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MSP News: Gender Equity in STEM

April 20, 2017


NEWS IN BRIEF


Upcoming Events
1. 2017 STEM For All Video Showcase: Research & Design For Impact
On May 15th - 22nd, 2017, more than 150 projects will showcase three-minute videos of their innovative work related to STEM teaching and learning in formal and informal environments. We invite you to view the videos, discuss them online with the presenter, and to vote for the ones that you find most interesting. Please share this with your networks of researchers, practitioners, parents, and the general public. We look forward to your participation!
2. MSPnet Academy Webinar: Measuring the Impact of STEM Learning In and Out of Schools
Date: May 17, 2017 at 1:00 PM (Eastern)
Research+Practice Collaboratory MSP Presenters: Sue Allen, Vera Michalchik, Robert H. Tai, Kevin Crowley

New MSP Papers
1. "Flood Rescue: A Gender-Inclusive Integrated STEM Curriculum Unit," Emily A. Dare, Dave Rafferty, Elizabeth Scheidel, Gillian H. Roehrig, EngrTEAMS MSP, K-12 STEM Education, April 2017.
2. "'If I Had To Do It, Then I Would': Understanding Early Middle School Students' Perceptions Of Physics And Physics-Related Careers By Gender," Emily A. Dare, Gillian H. Roehrig, EngrTEAMS MSP, Physical Review Physics Education Research, August 2016.

New in Library
1. "Gender Gap in Science, Technology, Engineering, and Mathematics (STEM): Current Knowledge, Implications for Practice, Policy, and Future Directions," Ming-Te Wang, Jessica L. Degol, Educational Psychology Review, 2016.
2. "Female Senior Secondary Physics Students’ Engagement in Science: A Qualitative Study of Constructive Influences," Mary C. Oliver, Amanda Woods-McConney, Dorit Maor, Andrew McConney, International Journal of STEM Education, 2017.
3. "Gender, Interest, and Prior Experience Shape Opportunities to Learn Programming in Robotics Competitions," Eben B. Witherspoon, Christian D. Schunn, Ross M. Higashi, Emily C. Baehr, International Journal of STEM Education, October 2016.
4. "The Role of School Performance in Narrowing Gender Gaps in the Formation of STEM Aspirations: A Cross-National Study," Allison Mann, Joscha Legewie, Thomas A. DiPrete, Frontiers in Psychology, 2015.
5. "Demographic Characteristics of High School Math and Science Teachers and Girls' Success in STEM," Elizabeth Stearns, Martha Cecilia Bottia, Eleonora Davalos, Roslyn Arlin Mickelson, Stephanie Moller, Lauren Valentino, Social Problems, January 2016.


DETAILS BELOW


Upcoming Events
1. 2017 STEM For All Video Showcase: Research & Design For Impact
On May 15th - 22nd, 2017, more than 150 projects will showcase three-minute videos of their innovative work related to STEM teaching and learning in formal and informal environments. We invite you to view the videos, discuss them online with the presenter, and to vote for the ones that you find most interesting. Please share this with your networks of researchers, practitioners, parents, and the general public. We look forward to your participation!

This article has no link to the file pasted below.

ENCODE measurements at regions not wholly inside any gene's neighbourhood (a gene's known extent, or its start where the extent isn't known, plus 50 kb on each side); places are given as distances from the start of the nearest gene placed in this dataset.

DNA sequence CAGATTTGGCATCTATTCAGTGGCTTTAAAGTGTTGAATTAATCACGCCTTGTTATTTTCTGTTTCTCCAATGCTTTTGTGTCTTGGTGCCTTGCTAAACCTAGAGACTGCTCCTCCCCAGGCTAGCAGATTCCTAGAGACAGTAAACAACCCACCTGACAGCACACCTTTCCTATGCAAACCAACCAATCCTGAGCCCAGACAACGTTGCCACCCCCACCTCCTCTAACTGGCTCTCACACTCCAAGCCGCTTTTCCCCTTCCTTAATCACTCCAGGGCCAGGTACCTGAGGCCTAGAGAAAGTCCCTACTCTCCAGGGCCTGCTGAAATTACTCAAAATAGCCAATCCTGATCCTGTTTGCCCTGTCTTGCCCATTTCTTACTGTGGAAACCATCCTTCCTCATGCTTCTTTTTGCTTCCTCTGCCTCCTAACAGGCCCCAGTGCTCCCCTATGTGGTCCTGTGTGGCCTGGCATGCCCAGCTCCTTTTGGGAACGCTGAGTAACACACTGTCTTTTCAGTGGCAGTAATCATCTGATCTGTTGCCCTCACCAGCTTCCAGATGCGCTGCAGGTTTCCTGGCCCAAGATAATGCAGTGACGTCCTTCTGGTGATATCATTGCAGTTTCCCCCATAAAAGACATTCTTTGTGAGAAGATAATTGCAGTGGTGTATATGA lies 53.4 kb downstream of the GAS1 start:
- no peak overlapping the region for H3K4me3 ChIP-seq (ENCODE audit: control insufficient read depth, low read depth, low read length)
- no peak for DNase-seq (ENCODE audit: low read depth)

2. MSPnet Academy: Measuring the Impact of STEM Learning In and Out of Schools
Date: May 17, 2017 at 1:00 PM (Eastern)
Research+Practice Collaboratory MSP Presenters: Sue Allen, Vera Michalchik, Robert H. Tai, Kevin Crowley

Description: "Increasingly the role of interest, identity, and relevance are understood to be critical factors in young people’s decisions to engage in and pursue STEM learning opportunities, whether in school or out of school. But recognizing, measuring, and supporting such factors have historically proven to be difficult at scale. In this webinar, sponsored by the Research+Practice Collaboratory and moderated by Sue Allen, we will hear about three new student learning assessment tools that can be used to document such learning outcomes over time: Activated Learning, Connected Learning, and Longitudinal Active Learning."


New MSP Papers
1. "Flood Rescue: A Gender-Inclusive Integrated STEM Curriculum Unit," Emily A. Dare, Dave Rafferty, Elizabeth Scheidel, Gillian H. Roehrig, EngrTEAMS MSP, K-12 STEM Education, April 2017.

"As national reform documents and movements in the United States, such as Next Generation Science Standards (NGSS Lead States, 2013), push K-12 educators to begin to include engineering and integration of the STEM disciplines, there is a need to create curricula that meet a multitude of different standards. Additionally, there is a need to engage a more diverse population of students to pursue STEM careers. The 6th grade curriculum presented here focuses on an example of a teacher-created integrated STEM curriculum that combines girl-friendly instructional strategies (Haussler et al., 1998; Newbill & Cennamo, 2008) with an integrated STEM framework (Moore et al., 2014). An engineering design challenge that asks students to create a prototype of a watercraft used by the National Guard to rescue people during floods engages students in learning various physics concepts (forces, buoyancy, volume, and maximum capacity). In this article, we describe the lessons of the unit with respect to the frameworks, as well as key areas that particularly impacted 6th grade girls and boys."

MSPnet Location: Library >> MSP Papers
http://hub.mspnet.org/index.cfm/31786


2. "'If I Had To Do It, Then I Would': Understanding Early Middle School Students' Perceptions Of Physics And Physics-Related Careers By Gender," Emily A. Dare, Gillian H. Roehrig, EngrTEAMS MSP, Physical Review Physics Education Research, August 2016.

"This study examined the perceptions of 6th grade middle school students regarding physics and physics-related careers. The overarching goal of this work was to understand similarities and differences between girls' and boys' perceptions surrounding physics and physics-related careers as part of a long-term effort to increase female interest and representation in this particular field of science. A theoretical framework based on the literature of girl-friendly and integrated STEM instructional strategies guided this work to understand how instructional strategies may influence and relate to students' perceptions. This convergent parallel mixed-methods study used a survey and focus group interviews to understand similarities and differences between girls' and boys' perceptions. Our findings indicate very few differences between girls and boys, but show that boys are more interested in the physics-related career of engineering. While girls are just as interested in science class as their male counterparts, they highly value the social aspect that often accompanies hands-on group activities. These findings shed light on how K-12 science reform efforts might help to increase the number of women pursuing careers related to physics."

MSPnet Location: Library >> MSP Papers
http://hub.mspnet.org/index.cfm/31638


New in Library
1. "Gender Gap in Science, Technology, Engineering, and Mathematics (STEM): Current Knowledge, Implications for Practice, Policy, and Future Directions," Ming-Te Wang, Jessica L. Degol, Educational Psychology Review, 2016.